AFTER THE MONSOON
By Robert Karjel
404 pp. Harper/HarperCollins Publishers. $26.99.
Peter Hoeg’s 1992 publishing sensation, “Smilla’s Sense of Snow,” was America’s gateway drug to a long-term dependency on Nordic noir, suspense novels in which the placid progressive surface — health care, tolerance, bicycles — is routinely shattered by neo-Nazis, rapists, neo-Nazi rapists. Just maybe, despite our more than 30,000 annual gun deaths and mass incarceration and unconscionable poverty, those Scandinavians aren’t any more civilized than we are.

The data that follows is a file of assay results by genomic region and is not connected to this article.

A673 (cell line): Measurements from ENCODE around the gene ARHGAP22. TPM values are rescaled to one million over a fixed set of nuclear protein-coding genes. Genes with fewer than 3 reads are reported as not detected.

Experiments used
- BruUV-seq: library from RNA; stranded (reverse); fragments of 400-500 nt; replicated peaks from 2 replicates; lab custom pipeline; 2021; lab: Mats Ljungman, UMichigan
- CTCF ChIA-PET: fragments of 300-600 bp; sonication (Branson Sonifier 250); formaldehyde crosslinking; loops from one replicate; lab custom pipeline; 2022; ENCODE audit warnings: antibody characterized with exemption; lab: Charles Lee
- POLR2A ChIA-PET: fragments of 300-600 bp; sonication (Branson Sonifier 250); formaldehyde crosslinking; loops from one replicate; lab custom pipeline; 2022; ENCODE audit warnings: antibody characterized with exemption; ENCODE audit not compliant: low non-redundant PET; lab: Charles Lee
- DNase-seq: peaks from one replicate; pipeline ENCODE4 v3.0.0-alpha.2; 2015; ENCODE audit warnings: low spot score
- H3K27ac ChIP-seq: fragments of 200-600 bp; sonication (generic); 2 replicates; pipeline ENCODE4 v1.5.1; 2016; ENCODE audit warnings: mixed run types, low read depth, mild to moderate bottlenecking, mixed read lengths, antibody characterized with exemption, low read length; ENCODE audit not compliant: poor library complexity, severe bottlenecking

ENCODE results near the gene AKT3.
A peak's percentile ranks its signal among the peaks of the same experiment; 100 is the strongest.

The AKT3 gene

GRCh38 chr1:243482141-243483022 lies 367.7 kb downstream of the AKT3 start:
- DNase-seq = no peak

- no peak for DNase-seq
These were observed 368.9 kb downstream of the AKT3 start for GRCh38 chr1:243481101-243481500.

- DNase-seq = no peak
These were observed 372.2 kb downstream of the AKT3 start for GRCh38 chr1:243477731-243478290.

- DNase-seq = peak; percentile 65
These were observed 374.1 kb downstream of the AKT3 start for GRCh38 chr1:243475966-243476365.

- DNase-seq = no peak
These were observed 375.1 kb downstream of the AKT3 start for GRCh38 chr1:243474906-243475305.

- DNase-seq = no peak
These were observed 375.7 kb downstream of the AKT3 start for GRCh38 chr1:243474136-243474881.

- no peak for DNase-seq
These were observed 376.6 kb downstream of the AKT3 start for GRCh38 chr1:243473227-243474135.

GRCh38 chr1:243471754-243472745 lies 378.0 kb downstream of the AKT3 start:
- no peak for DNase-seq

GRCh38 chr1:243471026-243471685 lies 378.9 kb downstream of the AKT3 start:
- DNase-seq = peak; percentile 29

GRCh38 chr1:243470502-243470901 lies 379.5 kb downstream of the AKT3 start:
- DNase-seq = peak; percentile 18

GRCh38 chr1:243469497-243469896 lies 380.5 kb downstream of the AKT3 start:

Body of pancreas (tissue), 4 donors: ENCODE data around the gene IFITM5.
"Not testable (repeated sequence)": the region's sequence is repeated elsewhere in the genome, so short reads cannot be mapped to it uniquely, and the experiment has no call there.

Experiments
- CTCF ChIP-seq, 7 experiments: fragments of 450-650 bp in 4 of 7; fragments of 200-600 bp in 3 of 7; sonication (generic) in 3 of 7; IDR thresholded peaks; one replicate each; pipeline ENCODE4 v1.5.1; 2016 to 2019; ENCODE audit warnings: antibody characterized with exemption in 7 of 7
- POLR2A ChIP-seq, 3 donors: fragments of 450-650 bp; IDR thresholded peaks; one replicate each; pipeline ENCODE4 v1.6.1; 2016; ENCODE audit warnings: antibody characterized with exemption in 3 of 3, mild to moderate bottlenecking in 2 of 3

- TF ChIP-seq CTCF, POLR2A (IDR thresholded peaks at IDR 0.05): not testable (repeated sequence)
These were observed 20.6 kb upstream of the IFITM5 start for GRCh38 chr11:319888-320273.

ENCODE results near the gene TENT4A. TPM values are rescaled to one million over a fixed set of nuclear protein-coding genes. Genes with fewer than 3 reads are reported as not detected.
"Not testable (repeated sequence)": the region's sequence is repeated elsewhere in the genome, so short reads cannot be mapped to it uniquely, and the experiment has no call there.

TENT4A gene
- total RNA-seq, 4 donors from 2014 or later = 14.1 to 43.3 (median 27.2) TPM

Every subgenre has its conventions, and Scandi-crime’s have become commonplace to readers (and moviegoers): bleak landscapes and brooding protagonists, sexual violence and abounding umlauts. So it’s refreshing to find the action in Robert Karjel’s “After the Monsoon” set in a place that is the opposite of Sweden: Djibouti, a “little thumbnail of land” where the Horn of Africa meets the Gulf of Aden, and